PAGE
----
The "positive" images are equally predictable: we must play "economic hard ball," protect free enterprise, defend "the western notion of freedom," "render unto Caesar," enforce "stability" through a judicious mix of "carrots and sticks." Last but not least comes that old business saw, "feed the horses to feed the sparrows."
All of this could be dismissed as good clean and quite readable fun, particularly satisfying to the ears of a modern day Babbitt, Teddy (big stick) Roosevelt, Charlie (what's good for GM . . . ) Wilson, or the purveyors of the doctrine of American manifest destiny. Unfortunately, however, the script becomes grim. It is made clear that the authors are peddling the multinational corporation as an economic weapon designed to support a new era of American activism and expansionism abroad, under terms of maximum freedom from recognition by home and host governments alike.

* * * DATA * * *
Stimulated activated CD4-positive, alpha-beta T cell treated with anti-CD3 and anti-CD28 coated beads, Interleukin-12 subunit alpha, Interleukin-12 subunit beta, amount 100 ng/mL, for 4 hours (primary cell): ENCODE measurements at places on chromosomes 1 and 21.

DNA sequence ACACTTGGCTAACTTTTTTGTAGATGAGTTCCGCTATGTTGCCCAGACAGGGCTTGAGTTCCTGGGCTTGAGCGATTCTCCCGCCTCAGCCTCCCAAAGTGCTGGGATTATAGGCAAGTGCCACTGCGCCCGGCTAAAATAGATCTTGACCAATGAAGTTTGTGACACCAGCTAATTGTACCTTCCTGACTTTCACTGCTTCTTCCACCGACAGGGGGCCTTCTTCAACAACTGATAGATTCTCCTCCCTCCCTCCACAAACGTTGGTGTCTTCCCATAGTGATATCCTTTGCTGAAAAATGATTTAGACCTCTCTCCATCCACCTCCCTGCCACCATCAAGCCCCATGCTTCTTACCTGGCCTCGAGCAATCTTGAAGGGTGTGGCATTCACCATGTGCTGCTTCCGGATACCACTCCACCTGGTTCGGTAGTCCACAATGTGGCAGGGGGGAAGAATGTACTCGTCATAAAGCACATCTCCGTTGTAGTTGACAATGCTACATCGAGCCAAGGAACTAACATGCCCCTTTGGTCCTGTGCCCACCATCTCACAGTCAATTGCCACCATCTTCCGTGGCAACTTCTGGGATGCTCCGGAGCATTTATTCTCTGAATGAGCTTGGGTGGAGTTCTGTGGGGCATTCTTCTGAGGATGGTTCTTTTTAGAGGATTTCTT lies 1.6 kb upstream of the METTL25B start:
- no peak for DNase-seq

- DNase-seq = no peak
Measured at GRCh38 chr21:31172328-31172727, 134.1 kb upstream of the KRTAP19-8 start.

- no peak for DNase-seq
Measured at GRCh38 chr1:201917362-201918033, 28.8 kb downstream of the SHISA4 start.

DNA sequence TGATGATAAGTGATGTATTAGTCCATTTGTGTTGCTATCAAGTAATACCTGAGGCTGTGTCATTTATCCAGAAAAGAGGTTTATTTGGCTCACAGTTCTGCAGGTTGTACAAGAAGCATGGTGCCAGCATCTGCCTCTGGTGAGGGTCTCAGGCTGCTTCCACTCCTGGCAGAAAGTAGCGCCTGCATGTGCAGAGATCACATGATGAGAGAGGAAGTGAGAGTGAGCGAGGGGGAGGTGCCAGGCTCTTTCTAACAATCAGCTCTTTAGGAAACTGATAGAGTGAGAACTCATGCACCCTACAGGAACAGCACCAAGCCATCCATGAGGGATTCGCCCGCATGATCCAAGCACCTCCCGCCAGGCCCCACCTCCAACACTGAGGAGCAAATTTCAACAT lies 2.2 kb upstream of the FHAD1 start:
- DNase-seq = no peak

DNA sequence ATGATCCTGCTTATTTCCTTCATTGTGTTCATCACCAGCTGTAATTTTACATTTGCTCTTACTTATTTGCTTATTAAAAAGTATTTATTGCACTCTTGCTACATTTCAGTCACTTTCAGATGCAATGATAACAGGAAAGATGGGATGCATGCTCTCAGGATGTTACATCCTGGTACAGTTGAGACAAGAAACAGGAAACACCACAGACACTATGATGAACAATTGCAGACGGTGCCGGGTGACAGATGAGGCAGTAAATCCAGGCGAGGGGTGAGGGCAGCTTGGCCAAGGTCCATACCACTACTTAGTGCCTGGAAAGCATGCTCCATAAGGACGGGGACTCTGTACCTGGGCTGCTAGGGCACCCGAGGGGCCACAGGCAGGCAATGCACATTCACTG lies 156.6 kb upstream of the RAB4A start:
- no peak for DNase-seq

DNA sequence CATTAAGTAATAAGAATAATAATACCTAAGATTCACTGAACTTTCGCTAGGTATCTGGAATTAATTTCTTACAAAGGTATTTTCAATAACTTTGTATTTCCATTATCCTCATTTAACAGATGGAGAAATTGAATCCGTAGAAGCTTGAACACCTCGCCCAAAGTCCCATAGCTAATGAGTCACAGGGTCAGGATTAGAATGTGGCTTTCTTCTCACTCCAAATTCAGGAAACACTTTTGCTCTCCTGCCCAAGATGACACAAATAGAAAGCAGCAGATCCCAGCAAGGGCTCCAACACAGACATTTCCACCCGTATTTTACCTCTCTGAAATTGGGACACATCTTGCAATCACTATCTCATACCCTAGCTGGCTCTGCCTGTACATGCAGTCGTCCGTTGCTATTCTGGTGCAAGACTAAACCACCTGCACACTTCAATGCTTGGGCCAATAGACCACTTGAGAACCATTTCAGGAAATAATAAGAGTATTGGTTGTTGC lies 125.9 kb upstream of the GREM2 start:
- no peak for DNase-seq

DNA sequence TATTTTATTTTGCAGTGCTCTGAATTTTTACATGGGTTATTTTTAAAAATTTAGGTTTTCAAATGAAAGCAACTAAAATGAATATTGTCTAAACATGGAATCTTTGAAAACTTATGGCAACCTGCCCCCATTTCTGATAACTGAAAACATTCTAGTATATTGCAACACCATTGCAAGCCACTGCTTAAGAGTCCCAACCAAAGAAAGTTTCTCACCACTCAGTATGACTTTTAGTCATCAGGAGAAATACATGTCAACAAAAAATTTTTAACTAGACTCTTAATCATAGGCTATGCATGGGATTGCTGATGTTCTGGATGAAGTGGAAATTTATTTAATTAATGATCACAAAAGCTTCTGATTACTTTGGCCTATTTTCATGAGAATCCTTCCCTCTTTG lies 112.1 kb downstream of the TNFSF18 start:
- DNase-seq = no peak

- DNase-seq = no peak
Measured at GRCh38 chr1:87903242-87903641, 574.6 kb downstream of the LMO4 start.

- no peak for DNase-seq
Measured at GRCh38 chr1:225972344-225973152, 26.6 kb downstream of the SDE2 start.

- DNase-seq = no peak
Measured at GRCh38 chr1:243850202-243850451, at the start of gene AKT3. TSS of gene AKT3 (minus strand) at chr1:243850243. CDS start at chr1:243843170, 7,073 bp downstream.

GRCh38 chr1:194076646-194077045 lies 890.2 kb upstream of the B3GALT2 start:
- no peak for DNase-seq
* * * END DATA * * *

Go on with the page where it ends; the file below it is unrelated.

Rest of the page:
Nor is the multinational the only "wealth weapon" to be wielded. American trade and aid, monetary and fiscal policy are also to be used, both persuasively and punitively, to get our way in the world. The U.S., it is said, has "enormous flexibility in the use of our economic potency to achieve national political goals. We can fle-x our muscles without harming ourselves in any significant way." I n view of recent world events this argument comes as a pleasant surprise. The main engine behind these muscles and the results expected from their use is also clearly stated: "The freewheeling marketplace economics ofo the multinationals from America and other nations lead almost inevitably toward a more open society, the freeing up of social- arrangements, and ultimately a diffusion of power."